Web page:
I saw this call come through and while the word “librarian” is everywhere in it, “archivist” is not. However, they mention things like data curation, preservation and access of DH projects, and other aspects that either archivists could (or should) have a say in, archivists with librarian duties may be involved with, or of interest to archivists with interest in digital humanities. Hope someone out there is interested in contributing!

THE DIGITAL HUMANITIES: IMPLICATIONS FOR LIBRARIANS, LIBRARIES, AND LIBRARIANSHIP

The redefinition of humanities scholarship has received major attention in higher education over the past few years. The advent of digital humanities has challenged many aspects of academic librarianship. With the acknowledgement that librarians must be a necessary part of this scholarly conversation, the challenges facing subject/liaison librarians, technical service librarians, and library administrators are many. Developing the knowledge base of digital tools, establishing best procedures and practices, understanding humanities scholarship, managing data through the research lifecycle, teaching literacies (information, data, visual) beyond the one-shot class, renegotiating the traditional librarian/faculty relationship as ‘service orientated,’ and the willingness of library and institutional administrators to allocate scarce resources to digital humanities projects while balancing the mission and priorities of their institutions are just some of the issues facing librarians as they reinvent themselves in the digital humanities sphere.

A CALL FOR PROPOSALS

College & Undergraduate Libraries, a peer-reviewed journal published by Taylor & Francis, invites proposals for articles to be published in the fall of 2017. The issue will be co-edited by Kevin Gunn (gunn@cua.edu) of the Catholic University of America and Jason Paul (pauljn@stolaf.edu) of St. Olaf College.

The issue will deal with the digital humanities in a very broad sense, with a major focus on their implications for the roles of academic librarians and libraries as well as on librarianship in general. Possible article topics include, but are not limited to, the following themes, issues, challenges, and criticism:

  • Developing the project development mindset in librarians
  • Creating new positions and/or cross-training issues for librarians
  • Librarian as: point-of-service agent, an ongoing consultant, or as an embedded project librarian
  • Developing managerial and technological competencies in librarians
  • Administration support (or not) for DH endeavors in libraries
  • Teaching DH with faculty to students (undergraduate and graduate) and faculty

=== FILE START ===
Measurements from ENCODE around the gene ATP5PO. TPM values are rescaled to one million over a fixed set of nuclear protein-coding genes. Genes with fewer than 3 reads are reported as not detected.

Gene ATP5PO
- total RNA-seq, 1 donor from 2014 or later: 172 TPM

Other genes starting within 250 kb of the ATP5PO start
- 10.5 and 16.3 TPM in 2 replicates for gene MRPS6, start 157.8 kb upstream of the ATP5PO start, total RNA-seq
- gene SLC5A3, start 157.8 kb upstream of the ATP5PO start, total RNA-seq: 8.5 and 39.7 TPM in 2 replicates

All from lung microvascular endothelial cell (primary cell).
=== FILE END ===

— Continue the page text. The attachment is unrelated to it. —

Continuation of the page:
• Helping students working with data
  • Managing the DH products of the data life cycle
  • Issues surrounding humanities data collection development and management
  • Relationships of data curation and digital libraries in DH
  • Issues in curation, preservation, sustainability, and access of DH data, projects, and products
  • Linked data, open access, and libraries
  • Librarian and staff development for non-traditional roles
  • Teaching DH in academic libraries
  • Project collaboration efforts with undergraduates, graduate students, and faculty
  • Data literacy for librarians
  • The lack of diversity of librarians and how it impacts DH development
  • Advocating and supporting DH across the institution
  • Developing institutional repositories for DH
  • Creating DH scholarship from the birth of digital objects
  • Consortial collaborations on DH projects
  • Establishing best practices for dh labs, networks, and services
  • Assessing, evaluating, and peer reviewing DH projects and librarians.

Articles may be theoretical or ideological discussions, case studies, best practices, research studies, and opinion pieces or position papers.

Proposals should consist of an abstract of up to 500 words and up to six keywords describing the article, together with complete author contact information. Articles should be in the range of 20 double-spaced pages in length. Please consult the following link that contains instructions for authors: http://www.tandfonline.com/action/authorSubmission?journalCode=wcul20&page=instructions#.V0DJWE0UUdU.

Please submit proposals to Kevin Gunn (gunn@cua.edu) by August 17, 2016; please do not use Scholar One for submitting proposals. First drafts of accepted proposals will be due by February 1, 2017 with the issue being published in the fall of 2017. Feel free to contact the editors with any questions that you may have.

Kevin Gunn, Catholic University of America
Jason Paul, St. Olaf College